Bunion (Hallux Abducto Valgus)

What is a bunion?

            A bunion is generally characterized by a painful bump on the side of the great toe, however it is actually much more complicated than that. The “bump” is not extra bone but is actually due to alteration of the internal bony architecture that becomes compromised and can progressively worsen over time. Much like the movements of an airplane (i.e. pitch, yaw and roll), a bunion deformity functions very similarly in that all three planes of the 1st metatarsal are affected simultaneously. This ultimately causes incongruency of the great toe joint and clinically appears as a painful bump with the great toe turning inwards into the 2nd toe. This deformity is progressive and can worsen over the course of a patient’s lifetime if not appropriately treated and addressed.


            There are many different causes that are attributed to bunion deformity. While most people tend to think that it is due to their genetics, bunions can be a consequence of one’s faulty biomechanics and gait cycle among other causes.  Wearing ill-fitting shoes can exacerbate the problem and give the patient the impression that the bunion deformity is worsening due to increased pain and discomfort. Females also tend to have a proportionally higher incidence of bunion deformity in comparison to males.


Symptoms can vary from patient to patient. They can include:

  • Numbness, tingling and burning on the side of the great toe
  • Pain with range of motion of the great toe
  • Pain and discomfort in certain types of shoe-gear

Conservative Treatment

Once x-rays have been obtained in the office and a diagnosis of Hallux abducto valgus (i.e. bunion deformity) has been made, there are several options for conservative treatment in order to alleviate pain and delay the progression of the bunion deformity.

Rest, ice and elevate—The basics of any conservative treatment of a foot ailment.

Wide toe-box shoes—This is meant more for accommodating the enlarged bump and alleviating discomfort.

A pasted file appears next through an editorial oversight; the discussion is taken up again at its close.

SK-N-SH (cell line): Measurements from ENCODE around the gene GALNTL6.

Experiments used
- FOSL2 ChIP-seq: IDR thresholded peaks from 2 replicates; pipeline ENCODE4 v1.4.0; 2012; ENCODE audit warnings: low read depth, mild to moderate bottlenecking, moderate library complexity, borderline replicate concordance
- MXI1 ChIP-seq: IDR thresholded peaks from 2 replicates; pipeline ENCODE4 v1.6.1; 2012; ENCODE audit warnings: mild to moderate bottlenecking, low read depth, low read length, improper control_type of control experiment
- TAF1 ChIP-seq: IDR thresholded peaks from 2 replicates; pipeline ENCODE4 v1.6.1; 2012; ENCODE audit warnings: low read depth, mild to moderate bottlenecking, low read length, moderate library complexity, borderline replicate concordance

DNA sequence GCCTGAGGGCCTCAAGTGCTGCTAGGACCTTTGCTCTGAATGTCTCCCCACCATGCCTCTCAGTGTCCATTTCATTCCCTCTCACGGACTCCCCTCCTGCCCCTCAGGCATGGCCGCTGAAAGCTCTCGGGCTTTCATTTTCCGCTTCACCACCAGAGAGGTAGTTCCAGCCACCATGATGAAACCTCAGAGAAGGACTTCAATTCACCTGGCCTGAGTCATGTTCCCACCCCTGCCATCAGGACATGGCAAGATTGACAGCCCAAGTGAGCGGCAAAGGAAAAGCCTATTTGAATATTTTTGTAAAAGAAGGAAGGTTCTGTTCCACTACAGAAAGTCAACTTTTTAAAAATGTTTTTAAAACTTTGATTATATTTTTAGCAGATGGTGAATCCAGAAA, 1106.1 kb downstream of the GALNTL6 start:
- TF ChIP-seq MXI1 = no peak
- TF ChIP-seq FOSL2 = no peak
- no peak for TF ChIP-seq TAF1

Medication—Anti-inflammatory medication is sometimes indicated to provide temporary relief. Speak to your physician before beginning any sort of medications on your own.

Injection—Not typically utilized in the treatment of bunion deformities. Occasionally, if there is a painful bursa that forms at the location of the enlarged bump, a corticosteroid injection can be to help shrink the bursa and provide temporary relief.

Custom orthotics—Typically recommended in order to balance the foot’s biomechanics and allow the joints and osseous structures to function more appropriately during the gait cycle—this tends to slow the progression of bunion deformity.

Surgical Treatment

Surgical intervention is recommended generally when conservative treatment has been exacerbated and/or has failed.

There are many different types of surgical procedures that are indicated for bunion deformity. Generally, the procedures are designed to restore alignment of the 1st metatarsal in all three planes, excise the painful bony bump as needed and restore the appropriate soft tissue balance. Depending on the surgical procedure performed, the patient will have different recovery periods. Your surgeon will take various factors into account including your age, severity of deformity, activity level and lifestyle to provide the procedure that will benefit you and provide the best clinical outcome.